Loon balloons will soon begin their journey from the U.S. to Africa to provide commercial connectivity services to Kenyans. Alphabet’s internet-delivery balloon service partnered with Telkom Kenya in 2018, to provide coverage to hard to reach locations within the country. However the launch was delayed due to pending regulatory approval. Kenyan President Uhuru Kenyatta recently fast-tracked approvals, however, “to mitigate the disruptions to our life arising from the pandemic,” reported the Financial Times.
The Loon balloons will travel an estimated 6,800 miles from either Puerto Rico or Nevada to Kenya using air current navigation software. Upon arrival in Kenya, machine learning powered-algorithms and solar-powered cellular network gear will help the balloons maintain a relatively stable position over the target coverage area. According to Loon, balloons move up and down in the stratosphere to catch different air currents, taking short trips in a fixed geographic area to provide 24-hour coverage to customers on the ground.
TechCrunch reported once the system is tested and proven, Kenyans will be able to access Telkom Kenya’s 4G service from Telkom “at rates on par with what it offers its existing customers through its more traditional network infrastructure.”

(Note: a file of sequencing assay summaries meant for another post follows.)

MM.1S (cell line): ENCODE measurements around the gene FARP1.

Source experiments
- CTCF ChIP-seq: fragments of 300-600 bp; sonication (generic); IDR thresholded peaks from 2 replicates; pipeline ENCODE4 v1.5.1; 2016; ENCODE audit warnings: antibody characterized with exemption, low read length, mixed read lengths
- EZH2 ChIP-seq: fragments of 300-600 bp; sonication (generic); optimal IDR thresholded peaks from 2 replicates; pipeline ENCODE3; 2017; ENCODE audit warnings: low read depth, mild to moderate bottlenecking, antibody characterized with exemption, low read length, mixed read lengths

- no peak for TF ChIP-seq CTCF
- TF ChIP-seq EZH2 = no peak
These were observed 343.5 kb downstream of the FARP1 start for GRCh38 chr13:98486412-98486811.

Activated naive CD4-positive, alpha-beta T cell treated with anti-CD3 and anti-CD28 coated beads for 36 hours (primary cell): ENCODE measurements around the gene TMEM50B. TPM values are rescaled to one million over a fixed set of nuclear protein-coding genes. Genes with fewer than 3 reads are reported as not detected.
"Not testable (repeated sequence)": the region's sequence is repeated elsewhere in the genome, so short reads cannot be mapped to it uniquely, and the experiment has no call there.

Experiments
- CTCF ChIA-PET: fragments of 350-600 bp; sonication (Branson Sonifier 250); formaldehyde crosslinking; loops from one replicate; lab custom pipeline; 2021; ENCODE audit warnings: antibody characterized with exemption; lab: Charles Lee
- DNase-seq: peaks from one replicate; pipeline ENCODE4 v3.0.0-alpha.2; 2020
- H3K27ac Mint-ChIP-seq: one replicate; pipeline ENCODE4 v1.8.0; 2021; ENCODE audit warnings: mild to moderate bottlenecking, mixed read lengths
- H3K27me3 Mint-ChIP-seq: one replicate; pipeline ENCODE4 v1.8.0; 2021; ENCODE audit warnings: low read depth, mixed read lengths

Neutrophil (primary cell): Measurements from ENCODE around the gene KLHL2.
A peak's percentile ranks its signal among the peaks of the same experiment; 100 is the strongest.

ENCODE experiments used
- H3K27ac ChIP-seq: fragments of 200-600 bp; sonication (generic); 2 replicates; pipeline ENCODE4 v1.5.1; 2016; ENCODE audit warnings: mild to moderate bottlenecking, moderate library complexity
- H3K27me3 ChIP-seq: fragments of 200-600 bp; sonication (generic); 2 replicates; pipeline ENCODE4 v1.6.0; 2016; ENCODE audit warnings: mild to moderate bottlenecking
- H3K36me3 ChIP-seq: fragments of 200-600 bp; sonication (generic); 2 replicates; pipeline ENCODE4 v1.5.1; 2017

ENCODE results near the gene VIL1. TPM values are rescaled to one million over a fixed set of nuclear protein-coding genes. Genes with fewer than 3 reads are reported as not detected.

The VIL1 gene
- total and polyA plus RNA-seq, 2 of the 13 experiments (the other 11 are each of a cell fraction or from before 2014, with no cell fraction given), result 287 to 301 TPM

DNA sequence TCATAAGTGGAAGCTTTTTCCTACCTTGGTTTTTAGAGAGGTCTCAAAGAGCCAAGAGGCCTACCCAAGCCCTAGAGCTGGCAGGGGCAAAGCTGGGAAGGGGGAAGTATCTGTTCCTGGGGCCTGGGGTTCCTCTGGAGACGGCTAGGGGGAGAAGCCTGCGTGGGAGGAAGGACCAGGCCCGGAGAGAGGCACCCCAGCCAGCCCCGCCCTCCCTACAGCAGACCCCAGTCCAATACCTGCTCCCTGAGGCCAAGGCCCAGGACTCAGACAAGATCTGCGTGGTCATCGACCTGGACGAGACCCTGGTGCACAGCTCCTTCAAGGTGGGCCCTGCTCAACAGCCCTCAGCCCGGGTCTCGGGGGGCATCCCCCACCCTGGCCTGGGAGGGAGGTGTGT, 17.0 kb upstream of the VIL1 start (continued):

Erik Hersman, CEO of African internet accessibility startup BRCK, said this model may still be a barrier to some people. “The problem is that you have to pay the data rates that Telkom charges, which isn’t much by middle-class standards, but most rural people aren’t middle class and their wallets are much more rigid.” BRCK’s Moja platform operates in Kenya and Rwanda, providing free internet access to two million users.
Loon collaborated with the FCC, FAA, FEMA, AT&T, T-Mobile, and others in 2017, to bring basic connectivity to 200,000 people in Puerto Rico after Hurricane Maria, Inside Towers reported.